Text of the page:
Phagocytosis

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Phagocytosis is the process by which a [[Cell|cell]] engulfs solid material. The [[Molecule|molecule]] is then internalized in a&nbsp;vesicle of plasma membrane ([[Phagosome|phagosome]]) which fuses with a [[Lysosome|lysosome]] for destruction, any undigested remains of the molecule (eg. [[Bacteria|bacterium]]) are removed by [[Exocytosis|exocytosis]] and the products of digestion are absorbed into the cytoplasm. It occurs in the [[Immune system|immune system]], and is carried out by [[Phagocytes|phagocytes]] such as [[Macrophage|macrophages]] which are involved in the [[Innate immune response|innate immune response]]&nbsp;<ref>http://www.ncbi.nlm.nih.gov/pubmed/10358769</ref>.  
 
Phagocytosis is the process by which a [[Cell|cell]] engulfs solid material. The [[Molecule|molecule]] is then internalized in a&nbsp;vesicle of plasma membrane ([[Phagosome|phagosome]]) which fuses with a [[Lysosome|lysosome]] for destruction, any undigested remains of the molecule (eg. [[Bacteria|bacterium]]) are removed by [[Exocytosis|exocytosis]] and the products of digestion are absorbed into the cytoplasm. It occurs in the [[Immune system|immune system]], and is carried out by [[Phagocytes|phagocytes]] such as [[Macrophage|macrophages]] which are involved in the [[Innate immune response|innate immune response]]&nbsp;<ref>http://www.ncbi.nlm.nih.gov/pubmed/10358769</ref>.  
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For some [[Eukaryotes|Eukaryotes]], mainly unicellular Eukaryotes, this is a key method of obtaining nutrients. This includes [[Amoebas|Amoebas]] and [[ciliated protozoa|ciliated protozoa]].&nbsp;<ref>Jeff Hardin, Gregory Bertoni, Lewis J. Kleinsmith (2012) Becker's World of the Cell, Eighth Edition</ref>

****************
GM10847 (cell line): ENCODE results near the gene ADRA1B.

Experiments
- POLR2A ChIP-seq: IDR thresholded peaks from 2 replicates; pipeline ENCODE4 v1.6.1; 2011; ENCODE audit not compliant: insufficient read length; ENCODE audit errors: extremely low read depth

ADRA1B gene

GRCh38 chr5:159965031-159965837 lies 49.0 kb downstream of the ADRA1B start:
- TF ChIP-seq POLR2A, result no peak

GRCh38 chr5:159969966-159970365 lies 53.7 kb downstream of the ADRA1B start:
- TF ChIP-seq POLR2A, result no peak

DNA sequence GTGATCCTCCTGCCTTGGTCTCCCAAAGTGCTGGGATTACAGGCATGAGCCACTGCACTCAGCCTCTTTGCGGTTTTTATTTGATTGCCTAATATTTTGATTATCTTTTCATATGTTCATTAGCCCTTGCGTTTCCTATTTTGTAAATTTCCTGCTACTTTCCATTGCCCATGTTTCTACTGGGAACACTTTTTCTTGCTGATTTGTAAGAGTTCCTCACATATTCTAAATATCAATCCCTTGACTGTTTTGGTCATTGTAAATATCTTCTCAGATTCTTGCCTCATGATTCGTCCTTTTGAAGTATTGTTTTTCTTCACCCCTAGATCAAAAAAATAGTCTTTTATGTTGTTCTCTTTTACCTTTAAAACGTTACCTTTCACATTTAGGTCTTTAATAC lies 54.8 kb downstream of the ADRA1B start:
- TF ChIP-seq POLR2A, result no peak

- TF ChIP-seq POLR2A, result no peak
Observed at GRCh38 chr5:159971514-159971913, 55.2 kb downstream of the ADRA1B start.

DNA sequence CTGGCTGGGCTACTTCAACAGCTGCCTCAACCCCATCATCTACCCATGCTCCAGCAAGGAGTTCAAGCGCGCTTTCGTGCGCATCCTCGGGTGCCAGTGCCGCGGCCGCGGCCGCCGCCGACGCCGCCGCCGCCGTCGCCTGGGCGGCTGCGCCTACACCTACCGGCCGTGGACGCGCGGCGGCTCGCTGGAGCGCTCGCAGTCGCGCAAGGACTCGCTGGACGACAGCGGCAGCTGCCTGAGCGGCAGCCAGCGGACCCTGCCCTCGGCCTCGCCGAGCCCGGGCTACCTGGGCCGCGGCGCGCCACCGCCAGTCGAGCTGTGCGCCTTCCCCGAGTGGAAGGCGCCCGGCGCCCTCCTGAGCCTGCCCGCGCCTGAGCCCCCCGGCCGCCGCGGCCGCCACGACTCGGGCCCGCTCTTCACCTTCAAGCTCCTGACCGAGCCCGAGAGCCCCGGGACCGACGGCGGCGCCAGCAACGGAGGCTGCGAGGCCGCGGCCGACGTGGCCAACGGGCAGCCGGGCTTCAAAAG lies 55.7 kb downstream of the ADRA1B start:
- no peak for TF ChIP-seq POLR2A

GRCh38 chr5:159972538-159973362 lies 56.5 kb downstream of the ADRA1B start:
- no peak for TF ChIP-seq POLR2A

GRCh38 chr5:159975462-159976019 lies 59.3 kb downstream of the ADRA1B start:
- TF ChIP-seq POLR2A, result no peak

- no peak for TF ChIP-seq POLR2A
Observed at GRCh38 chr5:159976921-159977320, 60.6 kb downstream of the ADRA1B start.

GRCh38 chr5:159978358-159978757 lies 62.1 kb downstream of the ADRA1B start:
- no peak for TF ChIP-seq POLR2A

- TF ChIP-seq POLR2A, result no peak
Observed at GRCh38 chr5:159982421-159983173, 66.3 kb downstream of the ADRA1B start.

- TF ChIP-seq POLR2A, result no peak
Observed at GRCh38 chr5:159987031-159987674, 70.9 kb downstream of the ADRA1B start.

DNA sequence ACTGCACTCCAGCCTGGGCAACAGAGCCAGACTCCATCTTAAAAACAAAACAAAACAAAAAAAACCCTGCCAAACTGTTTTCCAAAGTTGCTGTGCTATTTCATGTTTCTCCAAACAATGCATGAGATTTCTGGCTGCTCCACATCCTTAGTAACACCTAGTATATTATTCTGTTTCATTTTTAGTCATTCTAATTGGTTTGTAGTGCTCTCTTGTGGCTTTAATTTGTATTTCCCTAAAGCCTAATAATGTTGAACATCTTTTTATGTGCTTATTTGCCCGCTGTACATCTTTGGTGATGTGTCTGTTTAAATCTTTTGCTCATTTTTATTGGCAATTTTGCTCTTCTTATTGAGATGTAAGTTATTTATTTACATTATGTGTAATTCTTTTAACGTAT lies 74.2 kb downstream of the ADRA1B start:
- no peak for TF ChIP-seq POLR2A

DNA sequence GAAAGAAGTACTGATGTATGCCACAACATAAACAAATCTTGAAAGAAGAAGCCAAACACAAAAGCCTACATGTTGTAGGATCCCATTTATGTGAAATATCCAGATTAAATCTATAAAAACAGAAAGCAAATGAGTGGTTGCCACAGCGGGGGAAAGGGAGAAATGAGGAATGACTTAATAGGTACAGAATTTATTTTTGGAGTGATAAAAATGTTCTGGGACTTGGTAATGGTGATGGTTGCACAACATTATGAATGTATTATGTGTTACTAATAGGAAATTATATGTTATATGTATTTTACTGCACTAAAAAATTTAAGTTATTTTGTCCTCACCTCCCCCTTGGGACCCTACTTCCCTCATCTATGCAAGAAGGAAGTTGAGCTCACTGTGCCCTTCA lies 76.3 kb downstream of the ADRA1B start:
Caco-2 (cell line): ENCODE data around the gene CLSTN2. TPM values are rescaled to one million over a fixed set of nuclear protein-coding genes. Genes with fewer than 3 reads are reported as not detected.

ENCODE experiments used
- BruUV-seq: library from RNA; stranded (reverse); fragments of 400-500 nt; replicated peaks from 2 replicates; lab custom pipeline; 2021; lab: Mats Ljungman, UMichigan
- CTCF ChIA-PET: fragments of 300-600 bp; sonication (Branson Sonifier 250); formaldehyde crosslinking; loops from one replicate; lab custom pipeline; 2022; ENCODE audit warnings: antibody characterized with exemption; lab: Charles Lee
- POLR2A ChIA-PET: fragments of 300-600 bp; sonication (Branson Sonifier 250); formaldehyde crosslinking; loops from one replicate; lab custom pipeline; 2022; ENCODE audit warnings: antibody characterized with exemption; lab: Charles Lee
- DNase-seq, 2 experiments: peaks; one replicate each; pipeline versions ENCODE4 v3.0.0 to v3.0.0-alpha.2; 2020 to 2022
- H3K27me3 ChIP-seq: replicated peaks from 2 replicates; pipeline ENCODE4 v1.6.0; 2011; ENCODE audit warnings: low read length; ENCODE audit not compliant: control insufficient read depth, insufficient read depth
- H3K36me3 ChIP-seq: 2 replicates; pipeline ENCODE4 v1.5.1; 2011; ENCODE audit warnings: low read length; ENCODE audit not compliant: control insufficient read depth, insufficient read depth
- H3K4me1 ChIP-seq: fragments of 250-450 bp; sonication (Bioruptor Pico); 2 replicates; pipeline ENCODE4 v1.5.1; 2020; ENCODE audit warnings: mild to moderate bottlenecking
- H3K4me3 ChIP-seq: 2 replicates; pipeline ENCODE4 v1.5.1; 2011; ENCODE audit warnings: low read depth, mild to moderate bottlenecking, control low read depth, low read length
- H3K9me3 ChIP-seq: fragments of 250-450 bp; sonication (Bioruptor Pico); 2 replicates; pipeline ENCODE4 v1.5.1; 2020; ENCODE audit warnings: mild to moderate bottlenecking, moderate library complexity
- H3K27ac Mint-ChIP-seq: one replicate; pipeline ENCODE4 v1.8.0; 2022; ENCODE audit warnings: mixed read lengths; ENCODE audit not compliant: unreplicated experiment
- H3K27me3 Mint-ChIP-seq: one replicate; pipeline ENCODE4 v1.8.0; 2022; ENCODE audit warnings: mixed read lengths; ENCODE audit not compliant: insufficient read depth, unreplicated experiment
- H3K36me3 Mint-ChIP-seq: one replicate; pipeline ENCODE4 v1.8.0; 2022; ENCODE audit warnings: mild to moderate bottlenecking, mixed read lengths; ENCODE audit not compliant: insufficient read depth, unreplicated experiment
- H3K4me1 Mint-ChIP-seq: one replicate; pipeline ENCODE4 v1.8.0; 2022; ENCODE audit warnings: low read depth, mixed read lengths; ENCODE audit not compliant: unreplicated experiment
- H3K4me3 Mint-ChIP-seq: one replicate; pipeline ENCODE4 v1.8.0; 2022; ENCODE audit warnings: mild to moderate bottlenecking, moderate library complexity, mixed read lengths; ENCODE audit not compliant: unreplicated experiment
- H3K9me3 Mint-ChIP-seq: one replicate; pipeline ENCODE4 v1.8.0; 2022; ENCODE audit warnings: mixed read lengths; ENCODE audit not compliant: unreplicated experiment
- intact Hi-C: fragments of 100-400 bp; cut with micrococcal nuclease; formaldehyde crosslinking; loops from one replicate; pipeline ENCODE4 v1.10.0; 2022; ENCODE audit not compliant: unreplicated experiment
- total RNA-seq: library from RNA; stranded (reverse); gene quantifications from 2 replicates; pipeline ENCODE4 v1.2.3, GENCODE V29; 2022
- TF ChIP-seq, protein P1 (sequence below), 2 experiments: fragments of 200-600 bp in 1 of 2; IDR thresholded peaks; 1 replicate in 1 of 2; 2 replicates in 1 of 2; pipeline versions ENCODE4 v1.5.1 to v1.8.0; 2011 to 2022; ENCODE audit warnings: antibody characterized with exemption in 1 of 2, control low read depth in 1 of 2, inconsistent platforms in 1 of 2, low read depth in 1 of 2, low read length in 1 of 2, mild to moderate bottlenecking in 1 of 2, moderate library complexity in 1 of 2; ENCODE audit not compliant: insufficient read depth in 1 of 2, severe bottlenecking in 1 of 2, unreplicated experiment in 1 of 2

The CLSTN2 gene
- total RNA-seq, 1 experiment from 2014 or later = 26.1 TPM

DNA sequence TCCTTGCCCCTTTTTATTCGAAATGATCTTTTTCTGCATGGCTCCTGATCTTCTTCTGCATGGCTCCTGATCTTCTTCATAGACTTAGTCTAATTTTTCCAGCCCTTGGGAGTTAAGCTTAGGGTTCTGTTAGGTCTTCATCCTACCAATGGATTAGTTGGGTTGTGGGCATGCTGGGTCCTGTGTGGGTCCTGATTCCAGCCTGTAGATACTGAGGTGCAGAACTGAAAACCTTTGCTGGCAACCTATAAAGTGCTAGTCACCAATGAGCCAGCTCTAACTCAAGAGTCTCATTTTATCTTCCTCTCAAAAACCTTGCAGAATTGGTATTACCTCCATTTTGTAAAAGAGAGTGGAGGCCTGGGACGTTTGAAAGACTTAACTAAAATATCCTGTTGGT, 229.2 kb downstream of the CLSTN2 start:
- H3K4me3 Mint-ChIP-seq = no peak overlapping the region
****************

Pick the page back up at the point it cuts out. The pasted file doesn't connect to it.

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The process of phagocytosis involves the [[macrophage|macrophage]] beginning to encase the [[pathogen|pathogen]] or substance via [[endocytosis|endocytosis]]. Once the [[macrophage|macrophage]] has engulfed the substance, a phagosome is formed containning the substance. The substance is then broken down by the fusion of the phagocytic vesicle ([[phagosome|phagosome]]) and the [[lysosome|lysosome]] vesicles which contain [[oxidase|oxidase]] and [[proteases|proteases]], this process is called [[phagolysosome|phagolysosome]]. <ref>http://courses.washington.edu/conj/bloodcells/phagocytosis.htm</ref>&nbsp;<br>
  
 
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=== Also see  ===
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Latest revision as of 18:07, 2 December 2015

Phagocytosis is the process by which a cell engulfs solid material. The molecule is then internalized in a vesicle of plasma membrane (phagosome) which fuses with a lysosome for destruction, any undigested remains of the molecule (eg. bacterium) are removed by exocytosis and the products of digestion are absorbed into the cytoplasm. It occurs in the immune system, and is carried out by phagocytes such as macrophages which are involved in the innate immune response [1].

For some Eukaryotes, mainly unicellular Eukaryotes, this is a key method of obtaining nutrients. This includes Amoebas and ciliated protozoa[2]

The process of phagocytosis involves the macrophage beginning to encase the pathogen or substance via endocytosis. Once the macrophage has engulfed the substance, a phagosome is formed containning the substance. The substance is then broken down by the fusion of the phagocytic vesicle (phagosome) and the lysosome vesicles which contain oxidase and proteases, this process is called phagolysosome. [3] 

Also see

Endocytosis

Pinocytosis

References

  1. http://www.ncbi.nlm.nih.gov/pubmed/10358769
  2. Jeff Hardin, Gregory Bertoni, Lewis J. Kleinsmith (2012) Becker's World of the Cell, Eighth Edition
  3. http://courses.washington.edu/conj/bloodcells/phagocytosis.htm



 

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